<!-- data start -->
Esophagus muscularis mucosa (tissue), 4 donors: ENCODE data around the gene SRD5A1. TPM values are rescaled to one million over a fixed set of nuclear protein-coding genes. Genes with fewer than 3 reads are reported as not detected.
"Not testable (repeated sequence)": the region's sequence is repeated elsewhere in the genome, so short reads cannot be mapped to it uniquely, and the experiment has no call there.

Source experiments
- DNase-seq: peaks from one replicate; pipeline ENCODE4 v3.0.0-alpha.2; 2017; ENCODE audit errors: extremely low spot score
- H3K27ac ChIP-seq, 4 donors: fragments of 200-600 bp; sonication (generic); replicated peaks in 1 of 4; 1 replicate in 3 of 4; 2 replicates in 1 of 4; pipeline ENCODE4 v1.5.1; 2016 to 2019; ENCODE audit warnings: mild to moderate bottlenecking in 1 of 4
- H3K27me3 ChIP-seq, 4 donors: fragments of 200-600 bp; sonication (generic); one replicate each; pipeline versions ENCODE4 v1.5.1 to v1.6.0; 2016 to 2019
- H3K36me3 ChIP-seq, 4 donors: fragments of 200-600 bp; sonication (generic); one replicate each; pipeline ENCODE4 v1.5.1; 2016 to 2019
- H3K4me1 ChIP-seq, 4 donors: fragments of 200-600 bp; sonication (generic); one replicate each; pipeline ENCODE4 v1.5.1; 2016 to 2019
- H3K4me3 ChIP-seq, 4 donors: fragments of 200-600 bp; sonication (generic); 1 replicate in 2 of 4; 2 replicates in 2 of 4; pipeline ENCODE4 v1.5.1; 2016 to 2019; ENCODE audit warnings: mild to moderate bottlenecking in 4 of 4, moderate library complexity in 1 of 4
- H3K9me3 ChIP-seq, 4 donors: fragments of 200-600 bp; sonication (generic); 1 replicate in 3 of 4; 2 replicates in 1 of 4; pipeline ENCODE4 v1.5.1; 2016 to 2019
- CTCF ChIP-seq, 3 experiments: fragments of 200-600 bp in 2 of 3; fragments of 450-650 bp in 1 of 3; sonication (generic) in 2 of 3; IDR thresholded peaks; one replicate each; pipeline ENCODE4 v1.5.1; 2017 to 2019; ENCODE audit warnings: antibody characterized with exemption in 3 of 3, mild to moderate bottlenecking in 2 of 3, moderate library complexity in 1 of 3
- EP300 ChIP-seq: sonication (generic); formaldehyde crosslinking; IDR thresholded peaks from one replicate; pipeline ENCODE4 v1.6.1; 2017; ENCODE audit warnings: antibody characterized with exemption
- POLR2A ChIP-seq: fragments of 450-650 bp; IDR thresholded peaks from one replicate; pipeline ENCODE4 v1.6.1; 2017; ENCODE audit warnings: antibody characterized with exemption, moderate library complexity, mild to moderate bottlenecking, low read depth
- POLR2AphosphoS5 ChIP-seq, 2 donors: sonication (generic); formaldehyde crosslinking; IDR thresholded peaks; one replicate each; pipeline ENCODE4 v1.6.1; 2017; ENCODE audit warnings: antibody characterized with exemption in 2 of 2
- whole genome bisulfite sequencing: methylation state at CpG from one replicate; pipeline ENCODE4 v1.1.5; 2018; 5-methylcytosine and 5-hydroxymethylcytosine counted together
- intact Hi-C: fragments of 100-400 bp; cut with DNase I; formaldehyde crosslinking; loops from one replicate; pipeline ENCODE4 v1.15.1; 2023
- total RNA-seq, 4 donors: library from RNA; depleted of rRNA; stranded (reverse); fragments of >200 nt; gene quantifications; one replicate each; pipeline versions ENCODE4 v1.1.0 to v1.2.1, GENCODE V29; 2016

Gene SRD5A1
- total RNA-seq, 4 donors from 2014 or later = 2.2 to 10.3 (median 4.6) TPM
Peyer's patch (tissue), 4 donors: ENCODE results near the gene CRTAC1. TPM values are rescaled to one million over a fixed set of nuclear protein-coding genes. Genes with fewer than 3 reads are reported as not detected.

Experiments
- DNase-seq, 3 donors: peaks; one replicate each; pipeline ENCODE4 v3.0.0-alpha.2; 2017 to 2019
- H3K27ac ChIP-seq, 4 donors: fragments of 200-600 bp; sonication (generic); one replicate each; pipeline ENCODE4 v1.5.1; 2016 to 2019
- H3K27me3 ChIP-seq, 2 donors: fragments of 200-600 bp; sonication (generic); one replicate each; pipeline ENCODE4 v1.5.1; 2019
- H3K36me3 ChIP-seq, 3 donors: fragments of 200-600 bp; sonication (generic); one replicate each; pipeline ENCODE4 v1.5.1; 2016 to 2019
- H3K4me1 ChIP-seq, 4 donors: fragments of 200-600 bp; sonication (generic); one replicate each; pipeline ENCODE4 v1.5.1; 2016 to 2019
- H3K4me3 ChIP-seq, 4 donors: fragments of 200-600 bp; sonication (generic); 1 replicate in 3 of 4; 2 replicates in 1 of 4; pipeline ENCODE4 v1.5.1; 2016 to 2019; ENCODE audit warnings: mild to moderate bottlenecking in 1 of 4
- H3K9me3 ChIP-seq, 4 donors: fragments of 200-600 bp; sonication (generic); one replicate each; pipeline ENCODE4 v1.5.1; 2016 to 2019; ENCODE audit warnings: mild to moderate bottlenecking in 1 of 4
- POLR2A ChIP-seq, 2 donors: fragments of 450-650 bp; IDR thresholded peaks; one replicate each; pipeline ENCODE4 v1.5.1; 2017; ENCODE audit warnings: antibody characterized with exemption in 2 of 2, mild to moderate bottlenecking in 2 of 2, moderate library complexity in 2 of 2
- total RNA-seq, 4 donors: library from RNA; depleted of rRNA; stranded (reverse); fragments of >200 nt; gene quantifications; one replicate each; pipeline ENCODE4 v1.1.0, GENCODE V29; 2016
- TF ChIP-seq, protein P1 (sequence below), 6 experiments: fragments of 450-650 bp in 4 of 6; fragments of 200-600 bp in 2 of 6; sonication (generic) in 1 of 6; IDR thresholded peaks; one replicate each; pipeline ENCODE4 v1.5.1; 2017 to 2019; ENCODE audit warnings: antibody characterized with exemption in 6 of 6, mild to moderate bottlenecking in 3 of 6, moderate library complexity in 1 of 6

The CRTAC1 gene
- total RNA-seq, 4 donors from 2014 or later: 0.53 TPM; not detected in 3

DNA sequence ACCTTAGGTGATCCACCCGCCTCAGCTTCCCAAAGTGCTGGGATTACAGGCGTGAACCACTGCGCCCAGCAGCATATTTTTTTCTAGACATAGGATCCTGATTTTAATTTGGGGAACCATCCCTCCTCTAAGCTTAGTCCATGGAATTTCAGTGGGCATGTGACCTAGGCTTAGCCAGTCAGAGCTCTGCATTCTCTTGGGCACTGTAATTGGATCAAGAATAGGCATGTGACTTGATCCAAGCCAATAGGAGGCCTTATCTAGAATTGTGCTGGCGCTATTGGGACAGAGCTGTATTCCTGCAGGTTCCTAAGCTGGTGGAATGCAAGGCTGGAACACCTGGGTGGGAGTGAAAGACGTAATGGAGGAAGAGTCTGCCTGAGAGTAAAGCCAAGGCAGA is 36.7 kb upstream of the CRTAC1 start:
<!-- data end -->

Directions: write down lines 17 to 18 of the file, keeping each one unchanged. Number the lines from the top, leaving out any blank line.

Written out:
- total RNA-seq, 4 donors: library from RNA; depleted of rRNA; stranded (reverse); fragments of >200 nt; gene quantifications; one replicate each; pipeline versions ENCODE4 v1.1.0 to v1.2.1, GENCODE V29; 2016

Gene SRD5A1